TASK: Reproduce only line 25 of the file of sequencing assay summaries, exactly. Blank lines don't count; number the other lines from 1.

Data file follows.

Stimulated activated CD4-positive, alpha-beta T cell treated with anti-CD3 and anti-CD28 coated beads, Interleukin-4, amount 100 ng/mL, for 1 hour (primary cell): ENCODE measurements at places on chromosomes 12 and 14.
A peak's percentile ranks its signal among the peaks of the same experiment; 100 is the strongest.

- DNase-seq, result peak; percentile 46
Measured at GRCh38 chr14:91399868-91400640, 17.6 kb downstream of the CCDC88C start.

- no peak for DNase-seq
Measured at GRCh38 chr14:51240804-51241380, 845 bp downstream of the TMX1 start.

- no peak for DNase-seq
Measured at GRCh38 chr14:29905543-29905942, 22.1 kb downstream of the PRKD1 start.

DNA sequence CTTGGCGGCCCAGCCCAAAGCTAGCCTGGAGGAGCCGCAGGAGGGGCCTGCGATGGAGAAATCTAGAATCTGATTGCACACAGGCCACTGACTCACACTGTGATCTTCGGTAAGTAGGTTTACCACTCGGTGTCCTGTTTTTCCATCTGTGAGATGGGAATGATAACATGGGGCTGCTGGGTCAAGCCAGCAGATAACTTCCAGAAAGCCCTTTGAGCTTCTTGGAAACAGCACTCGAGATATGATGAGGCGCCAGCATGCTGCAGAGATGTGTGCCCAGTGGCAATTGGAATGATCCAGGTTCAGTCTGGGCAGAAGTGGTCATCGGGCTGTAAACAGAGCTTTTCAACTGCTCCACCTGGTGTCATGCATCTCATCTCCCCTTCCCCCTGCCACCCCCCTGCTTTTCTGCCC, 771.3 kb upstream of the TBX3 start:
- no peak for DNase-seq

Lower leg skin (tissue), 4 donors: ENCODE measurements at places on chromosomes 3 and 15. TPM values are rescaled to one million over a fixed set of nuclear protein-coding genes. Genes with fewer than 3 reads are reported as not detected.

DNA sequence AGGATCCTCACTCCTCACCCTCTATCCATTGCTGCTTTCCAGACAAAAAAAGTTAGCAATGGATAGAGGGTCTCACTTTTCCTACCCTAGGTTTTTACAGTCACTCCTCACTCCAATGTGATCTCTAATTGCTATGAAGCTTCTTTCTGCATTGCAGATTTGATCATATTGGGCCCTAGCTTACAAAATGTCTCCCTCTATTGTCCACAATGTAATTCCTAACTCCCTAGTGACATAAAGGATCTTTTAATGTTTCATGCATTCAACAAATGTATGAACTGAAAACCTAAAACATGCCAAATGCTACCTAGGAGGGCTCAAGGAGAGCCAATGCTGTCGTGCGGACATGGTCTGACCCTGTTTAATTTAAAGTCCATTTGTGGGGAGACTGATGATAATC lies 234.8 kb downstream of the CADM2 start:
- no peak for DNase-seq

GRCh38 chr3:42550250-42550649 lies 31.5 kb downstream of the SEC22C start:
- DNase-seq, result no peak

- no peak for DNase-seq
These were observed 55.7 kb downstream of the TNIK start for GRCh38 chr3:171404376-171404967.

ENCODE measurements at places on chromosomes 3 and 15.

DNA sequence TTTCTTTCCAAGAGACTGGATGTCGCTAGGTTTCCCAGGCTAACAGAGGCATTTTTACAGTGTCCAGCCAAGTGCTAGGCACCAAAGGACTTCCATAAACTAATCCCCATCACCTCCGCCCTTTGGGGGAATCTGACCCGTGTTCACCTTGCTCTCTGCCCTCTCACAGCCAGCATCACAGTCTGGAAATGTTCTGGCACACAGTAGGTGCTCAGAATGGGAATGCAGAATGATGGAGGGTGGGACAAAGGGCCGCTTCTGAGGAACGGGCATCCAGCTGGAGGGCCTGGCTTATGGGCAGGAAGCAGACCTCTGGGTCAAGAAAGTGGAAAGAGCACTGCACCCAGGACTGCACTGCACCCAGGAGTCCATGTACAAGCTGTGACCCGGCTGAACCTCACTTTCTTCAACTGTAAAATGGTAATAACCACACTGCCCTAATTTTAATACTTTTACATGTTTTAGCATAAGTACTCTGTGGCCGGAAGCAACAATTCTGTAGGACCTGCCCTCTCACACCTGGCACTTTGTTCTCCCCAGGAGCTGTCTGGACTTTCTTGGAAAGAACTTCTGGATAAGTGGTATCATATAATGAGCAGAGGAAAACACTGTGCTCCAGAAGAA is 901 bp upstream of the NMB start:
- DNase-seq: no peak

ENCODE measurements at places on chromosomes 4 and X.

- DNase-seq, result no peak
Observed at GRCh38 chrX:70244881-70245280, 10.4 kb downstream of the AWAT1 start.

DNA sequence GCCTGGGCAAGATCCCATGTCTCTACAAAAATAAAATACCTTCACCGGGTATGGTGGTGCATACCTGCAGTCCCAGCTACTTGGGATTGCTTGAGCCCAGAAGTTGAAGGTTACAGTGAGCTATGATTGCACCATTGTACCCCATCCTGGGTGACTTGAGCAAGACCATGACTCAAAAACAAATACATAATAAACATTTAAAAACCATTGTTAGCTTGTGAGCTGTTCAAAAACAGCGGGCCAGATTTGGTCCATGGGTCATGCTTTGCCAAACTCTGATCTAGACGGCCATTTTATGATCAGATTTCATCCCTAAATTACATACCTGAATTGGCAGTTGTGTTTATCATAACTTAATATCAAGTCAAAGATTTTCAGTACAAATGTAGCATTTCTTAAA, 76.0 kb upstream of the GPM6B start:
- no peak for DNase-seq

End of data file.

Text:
- no peak for DNase-seq